You Still Need a Second Job

The press was buzzing last week with news that Apple would announce an $800 laptop. While this would mean a total yawner for HP or Dell, it's a major breakthrough for Apple, the Gucci of personal computing.

Unfortunately the lowest Apple went with its new line of lappers is to cut the price of its entry-level MacBook from $1,100 to a cool grand. Are you excited yet? Not me. I'd need a second job to buy one.

Apple did announce a bunch of new laptops that now sport some super-powerful NVIDIA graphics processors. But when it comes to basic PC economics, the Microsoft crowd still owns. And that's too bad.

Apple is a large enough supplier that it could match HP and Dell feature for feature and price for price -- especially since it owns the OS!

In this economy, I believe it is an outrage for Apple to charge such a premium. Lower and middle income families, not to mention the developing world, can't afford to join this exclusive club. Frankly, I don't think Apple cares one bit, nor does it care about greater penetration into the enterprise, which it could easily accomplish with affordable computers and actually talking about the enterprise!

I know a lot you will do the math and argue that the cost of a Mac is either competitive or cheaper than a PC when you factor in fewer software support issues and less need for anti-virus. That's like saying a Cadillac is cheaper than a Hyundai -- maybe ten years down the road it is, but you still have to pay a premium upfront.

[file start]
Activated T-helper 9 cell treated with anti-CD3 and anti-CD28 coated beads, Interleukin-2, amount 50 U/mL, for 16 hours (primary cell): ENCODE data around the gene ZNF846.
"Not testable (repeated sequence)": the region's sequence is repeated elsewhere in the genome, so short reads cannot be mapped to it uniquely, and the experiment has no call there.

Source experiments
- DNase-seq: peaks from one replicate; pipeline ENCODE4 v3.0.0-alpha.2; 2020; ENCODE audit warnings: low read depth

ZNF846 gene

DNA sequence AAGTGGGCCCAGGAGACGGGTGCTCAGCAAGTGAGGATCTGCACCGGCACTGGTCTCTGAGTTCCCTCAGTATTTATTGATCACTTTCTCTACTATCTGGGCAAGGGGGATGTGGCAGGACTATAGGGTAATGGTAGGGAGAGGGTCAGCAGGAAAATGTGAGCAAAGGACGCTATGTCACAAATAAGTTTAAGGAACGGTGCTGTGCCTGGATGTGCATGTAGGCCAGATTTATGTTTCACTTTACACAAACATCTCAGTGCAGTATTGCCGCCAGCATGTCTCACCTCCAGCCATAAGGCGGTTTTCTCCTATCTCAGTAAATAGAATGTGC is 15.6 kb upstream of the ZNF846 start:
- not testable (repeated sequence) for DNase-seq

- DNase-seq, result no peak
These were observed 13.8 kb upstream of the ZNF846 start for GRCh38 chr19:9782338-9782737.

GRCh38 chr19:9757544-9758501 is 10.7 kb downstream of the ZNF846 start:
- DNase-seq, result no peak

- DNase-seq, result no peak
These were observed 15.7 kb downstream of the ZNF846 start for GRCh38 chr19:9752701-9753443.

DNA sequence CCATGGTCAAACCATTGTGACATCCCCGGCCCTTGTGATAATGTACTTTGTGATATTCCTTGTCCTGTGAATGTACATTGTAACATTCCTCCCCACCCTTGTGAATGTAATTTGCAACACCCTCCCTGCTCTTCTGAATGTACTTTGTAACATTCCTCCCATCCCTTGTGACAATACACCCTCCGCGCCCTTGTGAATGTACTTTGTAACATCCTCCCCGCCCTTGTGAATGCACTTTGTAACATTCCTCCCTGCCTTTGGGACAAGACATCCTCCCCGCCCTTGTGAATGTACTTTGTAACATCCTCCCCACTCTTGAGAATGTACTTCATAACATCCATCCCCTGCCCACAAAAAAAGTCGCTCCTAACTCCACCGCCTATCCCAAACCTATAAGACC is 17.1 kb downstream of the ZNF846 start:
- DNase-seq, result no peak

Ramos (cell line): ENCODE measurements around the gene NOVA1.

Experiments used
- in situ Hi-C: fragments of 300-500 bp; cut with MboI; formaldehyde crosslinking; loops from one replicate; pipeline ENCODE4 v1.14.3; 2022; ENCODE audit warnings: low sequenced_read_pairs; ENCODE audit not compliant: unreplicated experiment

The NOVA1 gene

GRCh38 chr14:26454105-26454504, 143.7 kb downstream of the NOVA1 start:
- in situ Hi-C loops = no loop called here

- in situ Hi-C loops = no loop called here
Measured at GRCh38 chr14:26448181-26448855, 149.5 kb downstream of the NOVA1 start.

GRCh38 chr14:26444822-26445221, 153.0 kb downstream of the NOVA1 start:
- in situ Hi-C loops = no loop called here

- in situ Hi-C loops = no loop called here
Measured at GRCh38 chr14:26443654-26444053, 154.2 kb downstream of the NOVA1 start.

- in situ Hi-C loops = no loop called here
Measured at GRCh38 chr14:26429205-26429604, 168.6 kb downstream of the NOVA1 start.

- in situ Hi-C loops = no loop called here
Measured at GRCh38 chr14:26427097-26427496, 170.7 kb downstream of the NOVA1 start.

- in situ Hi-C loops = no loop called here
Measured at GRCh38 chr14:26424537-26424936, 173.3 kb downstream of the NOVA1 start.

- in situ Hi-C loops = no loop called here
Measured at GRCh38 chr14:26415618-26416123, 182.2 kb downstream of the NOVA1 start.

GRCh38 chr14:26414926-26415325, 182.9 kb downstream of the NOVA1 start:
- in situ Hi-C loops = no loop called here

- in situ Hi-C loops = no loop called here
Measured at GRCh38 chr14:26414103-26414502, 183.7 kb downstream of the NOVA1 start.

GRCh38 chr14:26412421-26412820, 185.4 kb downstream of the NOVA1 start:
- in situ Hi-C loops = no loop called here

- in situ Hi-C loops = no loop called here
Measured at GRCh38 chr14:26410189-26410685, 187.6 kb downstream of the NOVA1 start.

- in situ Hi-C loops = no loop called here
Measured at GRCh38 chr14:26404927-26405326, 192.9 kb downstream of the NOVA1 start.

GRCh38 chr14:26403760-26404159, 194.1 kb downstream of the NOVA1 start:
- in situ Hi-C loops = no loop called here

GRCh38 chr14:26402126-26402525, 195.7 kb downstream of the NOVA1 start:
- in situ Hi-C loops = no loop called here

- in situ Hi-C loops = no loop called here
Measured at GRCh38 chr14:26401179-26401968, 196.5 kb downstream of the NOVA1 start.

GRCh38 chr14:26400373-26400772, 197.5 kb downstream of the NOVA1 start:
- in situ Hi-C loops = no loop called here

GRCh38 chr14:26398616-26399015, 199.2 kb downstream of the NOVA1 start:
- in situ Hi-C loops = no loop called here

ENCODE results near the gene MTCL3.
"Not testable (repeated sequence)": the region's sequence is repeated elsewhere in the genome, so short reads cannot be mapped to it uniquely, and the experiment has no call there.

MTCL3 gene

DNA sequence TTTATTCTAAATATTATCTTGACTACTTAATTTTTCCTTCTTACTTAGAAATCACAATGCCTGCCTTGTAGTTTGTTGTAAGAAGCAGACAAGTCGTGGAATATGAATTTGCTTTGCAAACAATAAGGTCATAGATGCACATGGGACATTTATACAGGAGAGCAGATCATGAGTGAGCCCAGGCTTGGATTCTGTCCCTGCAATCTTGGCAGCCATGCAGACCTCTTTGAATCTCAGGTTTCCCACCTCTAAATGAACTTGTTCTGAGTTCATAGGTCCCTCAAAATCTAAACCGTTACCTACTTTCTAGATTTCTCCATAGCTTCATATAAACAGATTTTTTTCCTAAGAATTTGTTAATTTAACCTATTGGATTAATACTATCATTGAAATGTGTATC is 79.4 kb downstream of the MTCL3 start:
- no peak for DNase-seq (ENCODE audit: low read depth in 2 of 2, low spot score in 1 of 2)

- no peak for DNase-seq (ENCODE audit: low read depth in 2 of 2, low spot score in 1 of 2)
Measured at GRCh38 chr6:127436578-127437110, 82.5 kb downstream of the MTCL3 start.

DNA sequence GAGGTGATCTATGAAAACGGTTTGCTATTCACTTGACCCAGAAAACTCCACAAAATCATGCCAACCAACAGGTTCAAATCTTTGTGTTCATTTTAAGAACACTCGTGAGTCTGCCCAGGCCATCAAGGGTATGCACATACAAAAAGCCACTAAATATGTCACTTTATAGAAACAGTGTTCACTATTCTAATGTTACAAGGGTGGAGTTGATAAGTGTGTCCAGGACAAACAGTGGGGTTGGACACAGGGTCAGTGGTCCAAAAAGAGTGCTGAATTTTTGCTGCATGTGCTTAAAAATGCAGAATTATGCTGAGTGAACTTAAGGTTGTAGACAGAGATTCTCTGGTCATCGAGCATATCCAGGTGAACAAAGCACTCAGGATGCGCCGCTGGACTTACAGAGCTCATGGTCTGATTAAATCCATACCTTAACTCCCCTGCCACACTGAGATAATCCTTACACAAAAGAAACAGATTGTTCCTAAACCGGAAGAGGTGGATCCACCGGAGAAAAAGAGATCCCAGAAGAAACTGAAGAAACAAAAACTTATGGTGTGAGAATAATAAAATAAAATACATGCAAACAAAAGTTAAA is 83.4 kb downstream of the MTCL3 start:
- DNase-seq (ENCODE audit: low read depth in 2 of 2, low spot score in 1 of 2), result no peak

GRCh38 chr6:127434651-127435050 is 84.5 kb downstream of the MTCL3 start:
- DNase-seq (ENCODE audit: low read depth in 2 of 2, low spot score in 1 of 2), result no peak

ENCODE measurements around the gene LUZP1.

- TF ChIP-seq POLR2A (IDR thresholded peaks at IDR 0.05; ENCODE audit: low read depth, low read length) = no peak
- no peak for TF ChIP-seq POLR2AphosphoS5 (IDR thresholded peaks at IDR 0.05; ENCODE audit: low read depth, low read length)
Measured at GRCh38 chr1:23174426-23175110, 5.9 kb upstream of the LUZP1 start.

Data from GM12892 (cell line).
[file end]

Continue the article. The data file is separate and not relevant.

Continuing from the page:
Does Apple care about IT? What should Apple to makes its computers more attractive to ordinary consumers and enterprises? Advice for Mr. Jobs welcome at

The Apple Tax
In perhaps a pre-emptive strike against the Apple price cuts that never really happened, Microsoft spoke out against what it calls the "Apple Tax." Microsoft's argument is an odd one. Instead of attacking the base prices, which are higher because there is no competition, no OEMs and no non-Apple options, Microsoft talks mostly about how much extra money it takes to make a Mac run Windows. This is clearly an issue for those that want or need to run actual Windows.

In my experience, this issue is moot. When my sons David and Nick got their new MacBooks, they were excited about BootCamp. It wasn't as easy to set up as they thought, and after using what came with the Mac, they had no real interest in Windows.

Lauren, who's a sophomore in college, never even asked about BootCamp. All she needed was MacOffice and she was good to go. Still is.

So what is the real "Apple Tax?" It is the price itself!

Windows 7 is Windows 7
I've always felt Microsoft code names were much cooler than the actual product. Chicago is cooler than Windows 95, Wolfpack sounds better than Windows Cluster Server, and Longhorn is far catchier than Windows Server 2008.

Maybe Microsoft is starting to feel the same as it has decided the code name Windows 7 is good enough to keep. You have plenty of time to get used to the name -- Windows 7 probably won't be out until 2010 -- maybe by then the Dow will back to 10,000.

About the Author

Doug Barney is editor in chief of Redmond magazine and the VP, editorial director of Redmond Media Group.


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